The rush of touring and recording began to take its toll -- especially on Danny Kirwan. He always had chronic stage fright and this together with the fact that he was forced to be more in the spotlight as the only lead guitarist left in the band made him lose control over himself. Under the influence of alcohol, he became aggressive. One night he got into a heated discussion with Bob Welch about something really trivial like tuning. He got so irritated with Bob that he smashed his own head against the wall , wrecked his guitar. and refused to go on stage for that nights performance. When Danny criticized the rest of the band after the concert, Mick fired him and the rest of the tour was cancelled.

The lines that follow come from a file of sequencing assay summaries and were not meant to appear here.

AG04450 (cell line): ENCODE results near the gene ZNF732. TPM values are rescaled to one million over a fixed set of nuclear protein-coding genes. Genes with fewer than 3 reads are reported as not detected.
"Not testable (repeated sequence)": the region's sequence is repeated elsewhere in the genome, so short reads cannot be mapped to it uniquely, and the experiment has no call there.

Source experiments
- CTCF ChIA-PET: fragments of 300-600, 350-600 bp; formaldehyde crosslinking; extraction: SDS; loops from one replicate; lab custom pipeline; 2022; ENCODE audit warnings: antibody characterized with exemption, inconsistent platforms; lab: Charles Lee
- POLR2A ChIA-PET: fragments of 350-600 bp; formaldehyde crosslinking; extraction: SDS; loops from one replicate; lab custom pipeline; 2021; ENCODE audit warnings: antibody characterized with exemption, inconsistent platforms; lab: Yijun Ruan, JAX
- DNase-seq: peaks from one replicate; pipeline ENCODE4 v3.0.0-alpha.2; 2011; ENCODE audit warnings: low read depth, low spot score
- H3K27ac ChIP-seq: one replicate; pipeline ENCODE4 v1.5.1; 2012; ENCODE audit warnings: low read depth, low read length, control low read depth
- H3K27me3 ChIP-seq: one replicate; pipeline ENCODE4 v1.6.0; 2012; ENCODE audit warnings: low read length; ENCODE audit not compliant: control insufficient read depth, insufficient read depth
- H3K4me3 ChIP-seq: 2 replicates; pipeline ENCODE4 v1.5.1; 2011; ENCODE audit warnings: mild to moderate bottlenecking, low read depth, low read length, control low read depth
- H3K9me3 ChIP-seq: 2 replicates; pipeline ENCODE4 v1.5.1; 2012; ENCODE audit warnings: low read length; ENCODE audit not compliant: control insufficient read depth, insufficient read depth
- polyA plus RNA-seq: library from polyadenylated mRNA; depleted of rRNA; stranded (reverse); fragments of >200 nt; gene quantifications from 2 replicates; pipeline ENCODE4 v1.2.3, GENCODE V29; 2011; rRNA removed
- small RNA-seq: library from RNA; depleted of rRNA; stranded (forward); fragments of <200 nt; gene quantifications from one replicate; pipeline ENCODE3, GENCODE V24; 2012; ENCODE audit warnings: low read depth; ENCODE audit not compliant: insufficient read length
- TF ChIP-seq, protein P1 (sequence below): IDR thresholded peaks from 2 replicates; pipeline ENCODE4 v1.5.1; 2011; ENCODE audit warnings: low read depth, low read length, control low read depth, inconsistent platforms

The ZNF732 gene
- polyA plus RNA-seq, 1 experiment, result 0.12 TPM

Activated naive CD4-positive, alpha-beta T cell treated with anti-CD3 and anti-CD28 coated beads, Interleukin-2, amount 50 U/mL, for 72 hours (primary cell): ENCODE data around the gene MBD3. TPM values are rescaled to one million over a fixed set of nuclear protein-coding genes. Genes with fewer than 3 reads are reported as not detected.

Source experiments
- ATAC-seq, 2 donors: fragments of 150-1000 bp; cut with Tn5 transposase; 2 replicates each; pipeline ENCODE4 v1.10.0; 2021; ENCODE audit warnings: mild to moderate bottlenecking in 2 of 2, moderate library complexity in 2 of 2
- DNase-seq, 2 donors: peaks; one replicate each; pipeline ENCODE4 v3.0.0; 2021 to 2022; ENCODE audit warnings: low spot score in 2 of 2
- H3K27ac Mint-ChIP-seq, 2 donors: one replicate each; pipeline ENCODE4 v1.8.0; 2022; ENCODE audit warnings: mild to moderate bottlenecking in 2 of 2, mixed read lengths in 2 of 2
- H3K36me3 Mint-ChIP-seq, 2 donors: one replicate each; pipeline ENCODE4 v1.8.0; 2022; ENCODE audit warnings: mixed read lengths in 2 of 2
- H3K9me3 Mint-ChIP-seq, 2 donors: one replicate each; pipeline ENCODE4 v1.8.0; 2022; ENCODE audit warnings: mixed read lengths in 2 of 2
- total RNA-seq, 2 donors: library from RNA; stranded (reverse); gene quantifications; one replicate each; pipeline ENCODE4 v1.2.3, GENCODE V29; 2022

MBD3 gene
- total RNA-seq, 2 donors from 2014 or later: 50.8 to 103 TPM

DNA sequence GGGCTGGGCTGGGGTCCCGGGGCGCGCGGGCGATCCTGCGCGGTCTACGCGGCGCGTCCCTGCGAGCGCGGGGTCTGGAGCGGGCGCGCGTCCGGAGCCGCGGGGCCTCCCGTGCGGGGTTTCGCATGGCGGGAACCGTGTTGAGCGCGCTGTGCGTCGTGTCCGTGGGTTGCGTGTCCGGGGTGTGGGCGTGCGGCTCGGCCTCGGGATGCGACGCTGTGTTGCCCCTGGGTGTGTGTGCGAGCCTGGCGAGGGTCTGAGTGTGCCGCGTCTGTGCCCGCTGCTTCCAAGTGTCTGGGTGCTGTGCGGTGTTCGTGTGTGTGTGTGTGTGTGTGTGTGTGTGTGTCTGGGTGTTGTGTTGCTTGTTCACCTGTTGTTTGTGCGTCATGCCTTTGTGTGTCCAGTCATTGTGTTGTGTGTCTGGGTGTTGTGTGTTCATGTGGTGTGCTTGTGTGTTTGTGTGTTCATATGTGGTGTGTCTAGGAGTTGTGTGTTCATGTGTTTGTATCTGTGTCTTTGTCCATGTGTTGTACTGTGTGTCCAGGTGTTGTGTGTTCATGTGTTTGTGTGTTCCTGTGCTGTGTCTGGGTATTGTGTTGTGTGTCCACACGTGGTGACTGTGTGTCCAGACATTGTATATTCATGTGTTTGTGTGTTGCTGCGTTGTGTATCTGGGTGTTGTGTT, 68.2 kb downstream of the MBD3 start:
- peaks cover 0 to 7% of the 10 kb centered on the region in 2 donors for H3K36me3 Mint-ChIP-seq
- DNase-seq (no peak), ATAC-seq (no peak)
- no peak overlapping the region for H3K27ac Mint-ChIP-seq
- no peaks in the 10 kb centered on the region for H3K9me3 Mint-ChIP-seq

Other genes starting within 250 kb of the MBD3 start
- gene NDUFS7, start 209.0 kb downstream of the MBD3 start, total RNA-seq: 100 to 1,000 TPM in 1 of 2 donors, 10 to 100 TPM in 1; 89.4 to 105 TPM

The search for a new vocalist/guitarist led to the hiring of two new members. Dave Walker, lead singer of Savoy Brown, and Bob Weston. Dave brought a harder-edged sound to Fleetwood Mac which was a direction that their manager Clifford Davis was intrigued by. He knew that most of the popular bands of the day were hard rockers like Deep Purple and Davis wanted to capitalize on that. Dave, as Savoy Brown's lead, was known as a powerful stage presence. The thought was that this would hopefully make up for the star power lacking with Peter Green out of the band. The second new member was Bob Weston, a guitarist who had played with Long John Baldry. Once the two newcomers were adapted in, Fleetwood Mac started to tour again -- for the first time ever with six members.